DEE v. SAN FRANCISCO CITY & COUNTY EMPLOYEES RETIREMENT SYSTEM et al.
Plaintiff and appellant Dee married Viola Farrell in 1930. Mrs. Dee was, and continued until her death to be, a teacher in the public schools of San Francisco. She died in 1943. This action involves the claim of plaintiff to a portion of the decedent's accumulations in the San Francisco retirement system on the ground that they are community property. Before her marriage Viola Farrell had designated her mother as her beneficiary under the retirement system and this designation was never changed. The trial court found that after the marriage the earnings of Viola Dee as a school teacher, from which the deductions were made for the retirement system, were her separate property and that plaintiff relinquished all claim thereto. On these findings judgment went against plaintiff.
Plaintiff attacks the finding of relinquishment. Under the decisions we are satisfied that the finding is amply supported by the evidence. In Pacific Mut. Life Ins. Co. v. Cleverdon, 16 Cal.2d 788, at page 791, 108 P.2d 405, at page 406, the court quoted with approval the following statement from 3 Cal.Jur.Supp. p. 643:
‘While the rule is otherwise in some of the community property states, in California the husband may relinquish to the wife the right to her earnings during marriage without any consideration other than their mutual consent, and her earnings thereupon become her separate estate. Such relinquishment and mutual consent may be shown by evidence of the acts or conduct of the husband, indicating that he did not regard the earnings as community property.’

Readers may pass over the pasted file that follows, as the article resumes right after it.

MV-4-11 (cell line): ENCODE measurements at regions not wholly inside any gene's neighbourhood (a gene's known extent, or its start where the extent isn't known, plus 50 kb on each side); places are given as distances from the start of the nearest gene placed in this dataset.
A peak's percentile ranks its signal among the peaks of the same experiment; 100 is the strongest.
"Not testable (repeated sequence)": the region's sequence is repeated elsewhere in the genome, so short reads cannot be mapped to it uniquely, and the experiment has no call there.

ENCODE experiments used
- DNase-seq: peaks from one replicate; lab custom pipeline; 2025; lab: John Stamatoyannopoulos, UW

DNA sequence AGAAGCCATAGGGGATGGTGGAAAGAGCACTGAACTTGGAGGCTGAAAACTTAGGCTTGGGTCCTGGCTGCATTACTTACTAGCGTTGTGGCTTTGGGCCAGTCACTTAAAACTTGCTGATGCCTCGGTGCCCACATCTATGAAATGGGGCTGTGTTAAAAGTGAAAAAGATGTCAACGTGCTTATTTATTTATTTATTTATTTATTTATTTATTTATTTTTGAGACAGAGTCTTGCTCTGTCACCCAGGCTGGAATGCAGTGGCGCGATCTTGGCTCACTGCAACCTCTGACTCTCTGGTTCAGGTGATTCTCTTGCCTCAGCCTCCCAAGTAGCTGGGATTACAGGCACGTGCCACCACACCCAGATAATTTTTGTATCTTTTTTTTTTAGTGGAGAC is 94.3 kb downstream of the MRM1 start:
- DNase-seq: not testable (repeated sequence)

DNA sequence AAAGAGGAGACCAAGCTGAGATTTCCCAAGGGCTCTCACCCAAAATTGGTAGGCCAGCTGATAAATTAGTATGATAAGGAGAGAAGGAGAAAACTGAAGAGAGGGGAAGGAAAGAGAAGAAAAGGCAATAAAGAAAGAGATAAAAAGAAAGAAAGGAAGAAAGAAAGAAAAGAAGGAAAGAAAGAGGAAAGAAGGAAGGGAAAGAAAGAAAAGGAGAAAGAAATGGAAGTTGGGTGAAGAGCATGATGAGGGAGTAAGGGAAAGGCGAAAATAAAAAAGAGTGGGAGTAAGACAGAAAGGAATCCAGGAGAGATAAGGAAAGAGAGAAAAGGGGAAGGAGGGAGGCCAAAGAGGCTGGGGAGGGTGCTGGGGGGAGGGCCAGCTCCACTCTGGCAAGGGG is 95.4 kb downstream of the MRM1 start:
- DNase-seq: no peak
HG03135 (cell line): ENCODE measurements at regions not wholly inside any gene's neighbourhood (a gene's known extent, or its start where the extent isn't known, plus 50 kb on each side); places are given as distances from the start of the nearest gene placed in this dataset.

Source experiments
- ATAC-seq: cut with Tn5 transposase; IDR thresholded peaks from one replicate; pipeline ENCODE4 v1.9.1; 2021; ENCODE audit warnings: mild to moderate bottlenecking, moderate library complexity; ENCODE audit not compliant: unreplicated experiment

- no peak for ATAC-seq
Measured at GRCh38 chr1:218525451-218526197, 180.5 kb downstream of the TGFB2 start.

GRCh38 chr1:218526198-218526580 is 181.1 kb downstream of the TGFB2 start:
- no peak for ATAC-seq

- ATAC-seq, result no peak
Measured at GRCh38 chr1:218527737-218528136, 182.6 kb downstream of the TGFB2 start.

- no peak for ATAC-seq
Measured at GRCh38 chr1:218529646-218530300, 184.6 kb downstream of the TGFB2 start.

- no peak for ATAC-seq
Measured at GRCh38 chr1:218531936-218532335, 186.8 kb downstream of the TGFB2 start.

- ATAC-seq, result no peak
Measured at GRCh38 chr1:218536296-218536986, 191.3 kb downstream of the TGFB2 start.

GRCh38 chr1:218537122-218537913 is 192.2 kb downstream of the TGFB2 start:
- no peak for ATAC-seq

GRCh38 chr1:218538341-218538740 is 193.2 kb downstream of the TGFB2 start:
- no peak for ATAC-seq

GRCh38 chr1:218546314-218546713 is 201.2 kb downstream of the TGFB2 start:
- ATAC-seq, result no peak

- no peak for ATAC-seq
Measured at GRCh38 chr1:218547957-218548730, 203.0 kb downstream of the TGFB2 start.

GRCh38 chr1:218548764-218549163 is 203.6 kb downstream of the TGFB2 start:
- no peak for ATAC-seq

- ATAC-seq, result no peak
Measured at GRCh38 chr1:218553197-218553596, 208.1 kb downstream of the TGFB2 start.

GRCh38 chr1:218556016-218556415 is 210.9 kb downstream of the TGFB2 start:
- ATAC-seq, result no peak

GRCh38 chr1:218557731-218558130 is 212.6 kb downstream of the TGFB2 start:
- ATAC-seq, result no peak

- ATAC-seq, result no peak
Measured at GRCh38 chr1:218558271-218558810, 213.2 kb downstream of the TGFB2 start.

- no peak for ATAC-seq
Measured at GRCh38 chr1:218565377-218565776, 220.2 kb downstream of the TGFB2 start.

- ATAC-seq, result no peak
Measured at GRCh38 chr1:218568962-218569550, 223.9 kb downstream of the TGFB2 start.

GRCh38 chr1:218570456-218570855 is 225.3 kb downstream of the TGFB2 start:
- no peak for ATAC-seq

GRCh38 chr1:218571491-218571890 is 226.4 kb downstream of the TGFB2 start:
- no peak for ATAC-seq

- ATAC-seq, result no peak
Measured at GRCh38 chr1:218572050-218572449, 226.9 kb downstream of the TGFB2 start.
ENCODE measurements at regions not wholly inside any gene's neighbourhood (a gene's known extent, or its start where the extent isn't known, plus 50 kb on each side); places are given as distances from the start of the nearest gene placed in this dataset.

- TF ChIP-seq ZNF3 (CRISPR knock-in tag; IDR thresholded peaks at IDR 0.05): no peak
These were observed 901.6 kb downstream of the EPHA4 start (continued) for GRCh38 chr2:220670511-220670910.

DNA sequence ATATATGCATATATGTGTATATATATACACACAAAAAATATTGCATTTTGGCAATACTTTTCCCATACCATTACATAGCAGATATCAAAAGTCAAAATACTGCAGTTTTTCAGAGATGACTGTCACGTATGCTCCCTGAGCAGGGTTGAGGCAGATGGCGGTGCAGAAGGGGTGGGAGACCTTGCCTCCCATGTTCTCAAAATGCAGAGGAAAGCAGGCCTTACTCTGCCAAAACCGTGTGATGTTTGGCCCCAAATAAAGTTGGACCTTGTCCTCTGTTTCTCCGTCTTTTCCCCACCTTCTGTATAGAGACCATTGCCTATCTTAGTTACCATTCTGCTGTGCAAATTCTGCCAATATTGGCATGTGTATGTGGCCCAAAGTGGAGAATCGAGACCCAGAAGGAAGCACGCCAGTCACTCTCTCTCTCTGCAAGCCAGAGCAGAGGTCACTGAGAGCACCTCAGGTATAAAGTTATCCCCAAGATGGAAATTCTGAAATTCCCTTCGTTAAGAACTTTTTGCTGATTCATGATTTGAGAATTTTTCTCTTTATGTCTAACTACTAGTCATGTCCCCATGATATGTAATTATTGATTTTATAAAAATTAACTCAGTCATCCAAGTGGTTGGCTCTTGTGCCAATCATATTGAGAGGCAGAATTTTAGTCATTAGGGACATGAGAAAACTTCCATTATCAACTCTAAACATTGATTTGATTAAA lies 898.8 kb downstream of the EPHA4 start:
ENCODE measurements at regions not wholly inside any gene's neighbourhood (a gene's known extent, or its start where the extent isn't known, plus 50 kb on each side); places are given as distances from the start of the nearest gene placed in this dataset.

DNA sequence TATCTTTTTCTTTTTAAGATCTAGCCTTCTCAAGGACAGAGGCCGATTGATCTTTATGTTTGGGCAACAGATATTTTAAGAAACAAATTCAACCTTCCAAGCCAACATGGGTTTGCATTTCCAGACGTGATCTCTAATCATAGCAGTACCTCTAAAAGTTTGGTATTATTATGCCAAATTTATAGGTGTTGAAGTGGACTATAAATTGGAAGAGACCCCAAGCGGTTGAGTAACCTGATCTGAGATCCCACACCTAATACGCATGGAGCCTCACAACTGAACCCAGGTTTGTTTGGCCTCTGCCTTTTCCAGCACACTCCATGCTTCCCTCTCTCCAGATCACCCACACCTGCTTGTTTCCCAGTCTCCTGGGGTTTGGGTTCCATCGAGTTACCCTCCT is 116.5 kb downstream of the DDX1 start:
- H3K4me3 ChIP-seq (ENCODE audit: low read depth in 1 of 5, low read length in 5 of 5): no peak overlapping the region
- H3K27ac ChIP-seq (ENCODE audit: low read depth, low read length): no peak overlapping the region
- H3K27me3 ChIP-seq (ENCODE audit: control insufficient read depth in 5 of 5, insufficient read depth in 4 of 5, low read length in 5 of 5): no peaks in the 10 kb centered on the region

The marriage was far from a normal one. The spouses had no marital intercourse after the first year and for a great part of their married life they lived in separate places. Mrs. Dee had her separate bank account in which she deposited all of her salary, plaintiff's earnings were for the most part negligible and, for from asserting a community interest in the earnings of his wife, from time to time plaintiff asked her for money and was reproached by her for not earning his own living. The inference is strong that during most of their married life Mrs. Dee wholly supported herself and at least partly supported plaintiff. It is clear that she would permit no interference by him with her management of her earnings as a teacher and that he, at least tacitly, acquiesced. This statement might be amplified with corroborative details but enough has been stated to support the finding of relinquishment under the rule of Pacific Mut. Life Ins. Co. v. Cleverdon, supra, Smith v. Smith, 47 Cal.App. 650, 191 P. 60; Rayburn v. Rayburn, 54 Cal.App. 69, 200 P. 1064, and the other cases cited in those opinions, that such relinquishment may be proved by the acts and conduct of the husband.
NOURSE, P. J., concurs.